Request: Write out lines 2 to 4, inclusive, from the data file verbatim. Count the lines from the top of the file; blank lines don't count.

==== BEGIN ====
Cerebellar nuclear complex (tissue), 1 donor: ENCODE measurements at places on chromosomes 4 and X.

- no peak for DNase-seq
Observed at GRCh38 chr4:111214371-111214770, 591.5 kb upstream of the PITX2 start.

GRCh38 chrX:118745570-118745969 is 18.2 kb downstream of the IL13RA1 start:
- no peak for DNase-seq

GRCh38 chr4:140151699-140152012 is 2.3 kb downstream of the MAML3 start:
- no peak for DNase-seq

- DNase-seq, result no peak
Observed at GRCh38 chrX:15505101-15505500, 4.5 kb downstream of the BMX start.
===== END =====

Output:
- no peak for DNase-seq
Observed at GRCh38 chr4:111214371-111214770, 591.5 kb upstream of the PITX2 start.

GRCh38 chrX:118745570-118745969 is 18.2 kb downstream of the IL13RA1 start: